The nation was impressed and moved.
It seemed so rare as to be a kind of spiritual Haley’s comet. You wanted to see it because you never knew when you would have the chance to see it again – at least this deeply and on this scale.
There they were, the families of the victims of the Charleston massacre, publicly forgiving the young man who took the lives of their cherished loved ones just two days before.
They told him that if he would repent of his sins and trust God, God would forgive him and save his soul. They said they had prayed for him, that God might be merciful to him.
There was no cry for vengeance, no demand for death, and no pleading for judgment. Nobody said he would feel better if he could watch the young perpetrator die. Nobody shouted that he would burn in hell for what he did.
He had committed a vicious, bloody, heartless crime of hate and prejudice.
He had killed nine innocent men and women.
Because they were black.
After sitting with his future victims for an hour in a Wednesday evening Bible study.
They were Christians, of whom it may be said that faith was the animating center of their lives.
They were good folks; people of love.
They had, as one family member put it to the young man, “welcomed you with open arms.”
He had repaid their kindness by pulling out his recent birthday present, a .45 – caliber handgun, and shooting them.
But when he appeared in court via video to be indicted for this heinous and unconscionable act, the relatives told him they forgave him.
The state is likely to seek his life for what he did that night. Prosecutors will argue for it, the government sanctions it and most people will want it.
It’s called justice.
There will be no forgiveness in court.
He killed. He deserves to die in return.
A 21- year old filled with hate and bitterness, violent, without remorse, driven by inner demons. That’s what the government will say. God’s moral law, as the apostle Paul would be quick to remind us, is not intended to mete out mercy, but judgment. The law calls the guilty to reckoning. The state “beareth not the sword in vain” (Romans 13: 4, KJV).
Secular government is not in the mercy business. It’s in the law-making and law-enforcing business. Civil law judges and condemns. This is its God-given role.
But still they forgave him.
Nobody criticized these Christian believers for what they said that day in court. Nobody mocked them. Nobody called them intolerant, bigoted or a threat to liberty. Nobody said they were narrow-minded.
Instead, millions of people who have no use for Christians or Christianity found themselves in genuine and profound respect for this unarguably Christian response.
Why is that?
Because most people are as impressed with the actual practice of Christianity as they are offended by its contradictory profession. Non-believers have some sense about what Christians should be like.
Christians should act like Jesus.
That’s not a complicated theological treatise reserved for analysis at seminaries.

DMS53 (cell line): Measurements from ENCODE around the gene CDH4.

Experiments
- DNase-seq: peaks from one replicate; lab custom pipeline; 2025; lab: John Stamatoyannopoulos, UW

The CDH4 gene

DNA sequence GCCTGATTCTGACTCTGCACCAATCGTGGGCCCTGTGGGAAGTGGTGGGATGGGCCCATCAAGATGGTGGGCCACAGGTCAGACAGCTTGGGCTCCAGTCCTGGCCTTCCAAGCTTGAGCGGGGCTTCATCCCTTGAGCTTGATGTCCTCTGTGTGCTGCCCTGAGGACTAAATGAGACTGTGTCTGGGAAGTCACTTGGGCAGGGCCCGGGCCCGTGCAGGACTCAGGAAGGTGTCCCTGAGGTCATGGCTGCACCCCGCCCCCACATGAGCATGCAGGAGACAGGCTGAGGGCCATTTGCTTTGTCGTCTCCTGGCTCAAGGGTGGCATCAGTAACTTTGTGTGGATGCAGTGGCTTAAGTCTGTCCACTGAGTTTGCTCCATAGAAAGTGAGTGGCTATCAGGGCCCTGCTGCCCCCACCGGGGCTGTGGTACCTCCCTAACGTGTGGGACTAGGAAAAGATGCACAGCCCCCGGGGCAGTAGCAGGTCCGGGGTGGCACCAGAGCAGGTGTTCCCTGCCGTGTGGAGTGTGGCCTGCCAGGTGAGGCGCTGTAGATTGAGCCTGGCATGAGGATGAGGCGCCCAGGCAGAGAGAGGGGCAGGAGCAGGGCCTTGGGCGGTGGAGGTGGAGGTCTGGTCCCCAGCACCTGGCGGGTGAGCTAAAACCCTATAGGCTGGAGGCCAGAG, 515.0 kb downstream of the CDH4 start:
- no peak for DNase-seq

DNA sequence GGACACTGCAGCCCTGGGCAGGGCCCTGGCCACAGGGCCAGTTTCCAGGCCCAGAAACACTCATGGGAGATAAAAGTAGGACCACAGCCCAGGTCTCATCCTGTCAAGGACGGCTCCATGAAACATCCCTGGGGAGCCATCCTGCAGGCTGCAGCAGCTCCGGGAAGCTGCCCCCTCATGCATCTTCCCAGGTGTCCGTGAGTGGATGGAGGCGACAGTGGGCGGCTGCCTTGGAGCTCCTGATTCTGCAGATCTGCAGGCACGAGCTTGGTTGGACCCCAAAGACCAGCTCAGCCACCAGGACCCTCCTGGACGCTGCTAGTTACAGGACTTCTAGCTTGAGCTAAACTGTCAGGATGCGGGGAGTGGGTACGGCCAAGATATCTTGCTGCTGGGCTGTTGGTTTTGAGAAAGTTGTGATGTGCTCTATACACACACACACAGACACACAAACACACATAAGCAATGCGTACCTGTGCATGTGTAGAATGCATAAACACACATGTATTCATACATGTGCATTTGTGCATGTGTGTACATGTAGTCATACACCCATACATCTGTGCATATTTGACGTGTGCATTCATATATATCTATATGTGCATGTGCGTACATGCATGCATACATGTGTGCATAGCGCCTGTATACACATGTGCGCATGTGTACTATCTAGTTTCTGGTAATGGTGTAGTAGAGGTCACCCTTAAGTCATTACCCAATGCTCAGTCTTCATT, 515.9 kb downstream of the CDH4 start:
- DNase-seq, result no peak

It’s what C.S. Lewis called Mere Christianity.
Non-Christians know enough about Jesus to agree that he would forgive. They know he told his disciples to forgive. They know that those who call themselves Christians are supposed to base their lives – their words and conduct – on the teachings and example of Jesus Christ.
In this, non- believers have a better read on the Bible than many Christians do – and a deeper understanding of Christian ethics.
In that courtroom, Jesus Christ was glorified.
In the wake of inexplicable tragedy and in the face of evil, Jesus was lifted up. In the midst of heart-breaking personal loss, our Savior was honored. In those moments, as those followers of Jesus spoke and wept, the sacred transcended the secular.
It was more powerful, more meaningful, more heart and mind impacting than a million gospel tracts, movies or sermons.
The state must sit in judgment. It cannot forgive. The Christian, whose first allegiance is to Christ and not the state, must forgive.
The families of the Charleston nine, sharing the faith of those who were slain, bore testimony to the world about what a true Christian is.
Hate was met with love.
Prejudice was met with kindness.
Anger was met with forgiveness.
This is Christianity – not the shallow, thoughtless and fearful caricature that the media and atheists are so anxious to portray.
This is triumphant Christianity.
As church bells tolled across Charleston last Sunday in honor of the victims, the church where they were murdered was packed. The visiting preacher (the church’s pastor was among the dead) found his text in Isaiah 54:17:
“No weapon that is formed against thee shall prosper”
Paul told the Christians living in first-century brutal Rome that nothing could ever separate them from the love of God that is in Christ Jesus.
John began his gospel account of the life and ministry of Jesus by asserting that the darkness of this world would never be able to extinguish the light of our Lord.
May the example of our brothers and sisters in that Charleston courtroom renew our determination to follow in His steps.
May God bless you and your family.